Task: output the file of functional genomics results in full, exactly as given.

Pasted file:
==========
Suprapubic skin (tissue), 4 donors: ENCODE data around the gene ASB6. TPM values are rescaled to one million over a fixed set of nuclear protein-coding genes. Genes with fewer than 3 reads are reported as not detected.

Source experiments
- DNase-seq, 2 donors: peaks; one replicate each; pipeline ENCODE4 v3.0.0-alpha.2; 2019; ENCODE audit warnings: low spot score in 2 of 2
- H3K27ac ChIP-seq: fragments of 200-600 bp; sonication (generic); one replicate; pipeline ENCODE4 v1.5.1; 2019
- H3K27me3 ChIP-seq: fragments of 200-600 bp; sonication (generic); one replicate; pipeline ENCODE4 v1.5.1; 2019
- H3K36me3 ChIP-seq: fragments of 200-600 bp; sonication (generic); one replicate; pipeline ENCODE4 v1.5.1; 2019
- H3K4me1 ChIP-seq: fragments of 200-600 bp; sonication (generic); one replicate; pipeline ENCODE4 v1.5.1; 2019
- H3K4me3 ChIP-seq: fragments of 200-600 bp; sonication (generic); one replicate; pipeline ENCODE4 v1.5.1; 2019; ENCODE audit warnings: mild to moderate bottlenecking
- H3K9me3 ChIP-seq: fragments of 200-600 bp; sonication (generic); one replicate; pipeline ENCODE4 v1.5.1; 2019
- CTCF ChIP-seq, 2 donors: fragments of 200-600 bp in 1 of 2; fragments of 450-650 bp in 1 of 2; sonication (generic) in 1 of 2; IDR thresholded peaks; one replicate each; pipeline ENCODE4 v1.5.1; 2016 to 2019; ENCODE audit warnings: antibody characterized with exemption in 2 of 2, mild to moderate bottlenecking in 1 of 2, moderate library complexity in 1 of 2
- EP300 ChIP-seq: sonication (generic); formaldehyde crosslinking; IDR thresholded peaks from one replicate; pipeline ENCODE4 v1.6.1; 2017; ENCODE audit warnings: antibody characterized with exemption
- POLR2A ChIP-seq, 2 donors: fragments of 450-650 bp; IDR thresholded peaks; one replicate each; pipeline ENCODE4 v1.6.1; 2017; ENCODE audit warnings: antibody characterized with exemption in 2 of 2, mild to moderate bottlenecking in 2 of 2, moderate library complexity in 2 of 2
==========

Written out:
Suprapubic skin (tissue), 4 donors: ENCODE data around the gene ASB6. TPM values are rescaled to one million over a fixed set of nuclear protein-coding genes. Genes with fewer than 3 reads are reported as not detected.

Source experiments
- DNase-seq, 2 donors: peaks; one replicate each; pipeline ENCODE4 v3.0.0-alpha.2; 2019; ENCODE audit warnings: low spot score in 2 of 2
- H3K27ac ChIP-seq: fragments of 200-600 bp; sonication (generic); one replicate; pipeline ENCODE4 v1.5.1; 2019
- H3K27me3 ChIP-seq: fragments of 200-600 bp; sonication (generic); one replicate; pipeline ENCODE4 v1.5.1; 2019
- H3K36me3 ChIP-seq: fragments of 200-600 bp; sonication (generic); one replicate; pipeline ENCODE4 v1.5.1; 2019
- H3K4me1 ChIP-seq: fragments of 200-600 bp; sonication (generic); one replicate; pipeline ENCODE4 v1.5.1; 2019
- H3K4me3 ChIP-seq: fragments of 200-600 bp; sonication (generic); one replicate; pipeline ENCODE4 v1.5.1; 2019; ENCODE audit warnings: mild to moderate bottlenecking
- H3K9me3 ChIP-seq: fragments of 200-600 bp; sonication (generic); one replicate; pipeline ENCODE4 v1.5.1; 2019
- CTCF ChIP-seq, 2 donors: fragments of 200-600 bp in 1 of 2; fragments of 450-650 bp in 1 of 2; sonication (generic) in 1 of 2; IDR thresholded peaks; one replicate each; pipeline ENCODE4 v1.5.1; 2016 to 2019; ENCODE audit warnings: antibody characterized with exemption in 2 of 2, mild to moderate bottlenecking in 1 of 2, moderate library complexity in 1 of 2
- EP300 ChIP-seq: sonication (generic); formaldehyde crosslinking; IDR thresholded peaks from one replicate; pipeline ENCODE4 v1.6.1; 2017; ENCODE audit warnings: antibody characterized with exemption
- POLR2A ChIP-seq, 2 donors: fragments of 450-650 bp; IDR thresholded peaks; one replicate each; pipeline ENCODE4 v1.6.1; 2017; ENCODE audit warnings: antibody characterized with exemption in 2 of 2, mild to moderate bottlenecking in 2 of 2, moderate library complexity in 2 of 2